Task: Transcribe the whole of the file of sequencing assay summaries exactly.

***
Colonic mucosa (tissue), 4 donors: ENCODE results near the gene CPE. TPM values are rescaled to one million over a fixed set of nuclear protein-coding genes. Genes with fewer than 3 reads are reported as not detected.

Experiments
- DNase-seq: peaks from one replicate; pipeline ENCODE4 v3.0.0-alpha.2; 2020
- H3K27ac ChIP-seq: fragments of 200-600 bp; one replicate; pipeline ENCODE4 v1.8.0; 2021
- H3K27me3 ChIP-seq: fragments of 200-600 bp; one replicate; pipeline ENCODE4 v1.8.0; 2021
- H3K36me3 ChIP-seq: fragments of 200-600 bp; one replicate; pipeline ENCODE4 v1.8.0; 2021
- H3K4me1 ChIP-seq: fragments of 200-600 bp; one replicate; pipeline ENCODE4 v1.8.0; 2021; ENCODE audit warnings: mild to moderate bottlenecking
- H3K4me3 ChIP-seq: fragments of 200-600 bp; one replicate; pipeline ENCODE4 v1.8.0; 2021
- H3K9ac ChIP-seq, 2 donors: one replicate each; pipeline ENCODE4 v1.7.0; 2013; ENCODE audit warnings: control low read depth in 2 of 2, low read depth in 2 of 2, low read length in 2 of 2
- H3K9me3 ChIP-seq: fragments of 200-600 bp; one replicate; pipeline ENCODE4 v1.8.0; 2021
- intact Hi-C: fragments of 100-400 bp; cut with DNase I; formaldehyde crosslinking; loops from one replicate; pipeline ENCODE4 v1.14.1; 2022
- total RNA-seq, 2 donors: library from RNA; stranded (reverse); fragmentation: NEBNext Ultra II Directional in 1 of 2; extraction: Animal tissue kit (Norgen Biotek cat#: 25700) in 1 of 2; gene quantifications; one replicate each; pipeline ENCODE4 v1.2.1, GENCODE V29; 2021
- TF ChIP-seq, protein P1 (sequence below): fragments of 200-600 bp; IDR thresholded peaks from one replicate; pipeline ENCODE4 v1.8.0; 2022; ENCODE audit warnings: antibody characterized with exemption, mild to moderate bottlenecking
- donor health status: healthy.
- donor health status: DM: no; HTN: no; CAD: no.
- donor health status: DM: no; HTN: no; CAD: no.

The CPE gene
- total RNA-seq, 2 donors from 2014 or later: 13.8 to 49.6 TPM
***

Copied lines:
Colonic mucosa (tissue), 4 donors: ENCODE results near the gene CPE. TPM values are rescaled to one million over a fixed set of nuclear protein-coding genes. Genes with fewer than 3 reads are reported as not detected.

Experiments
- DNase-seq: peaks from one replicate; pipeline ENCODE4 v3.0.0-alpha.2; 2020
- H3K27ac ChIP-seq: fragments of 200-600 bp; one replicate; pipeline ENCODE4 v1.8.0; 2021
- H3K27me3 ChIP-seq: fragments of 200-600 bp; one replicate; pipeline ENCODE4 v1.8.0; 2021
- H3K36me3 ChIP-seq: fragments of 200-600 bp; one replicate; pipeline ENCODE4 v1.8.0; 2021
- H3K4me1 ChIP-seq: fragments of 200-600 bp; one replicate; pipeline ENCODE4 v1.8.0; 2021; ENCODE audit warnings: mild to moderate bottlenecking
- H3K4me3 ChIP-seq: fragments of 200-600 bp; one replicate; pipeline ENCODE4 v1.8.0; 2021
- H3K9ac ChIP-seq, 2 donors: one replicate each; pipeline ENCODE4 v1.7.0; 2013; ENCODE audit warnings: control low read depth in 2 of 2, low read depth in 2 of 2, low read length in 2 of 2
- H3K9me3 ChIP-seq: fragments of 200-600 bp; one replicate; pipeline ENCODE4 v1.8.0; 2021
- intact Hi-C: fragments of 100-400 bp; cut with DNase I; formaldehyde crosslinking; loops from one replicate; pipeline ENCODE4 v1.14.1; 2022
- total RNA-seq, 2 donors: library from RNA; stranded (reverse); fragmentation: NEBNext Ultra II Directional in 1 of 2; extraction: Animal tissue kit (Norgen Biotek cat#: 25700) in 1 of 2; gene quantifications; one replicate each; pipeline ENCODE4 v1.2.1, GENCODE V29; 2021
- TF ChIP-seq, protein P1 (sequence below): fragments of 200-600 bp; IDR thresholded peaks from one replicate; pipeline ENCODE4 v1.8.0; 2022; ENCODE audit warnings: antibody characterized with exemption, mild to moderate bottlenecking
- donor health status: healthy.
- donor health status: DM: no; HTN: no; CAD: no.
- donor health status: DM: no; HTN: no; CAD: no.

The CPE gene
- total RNA-seq, 2 donors from 2014 or later: 13.8 to 49.6 TPM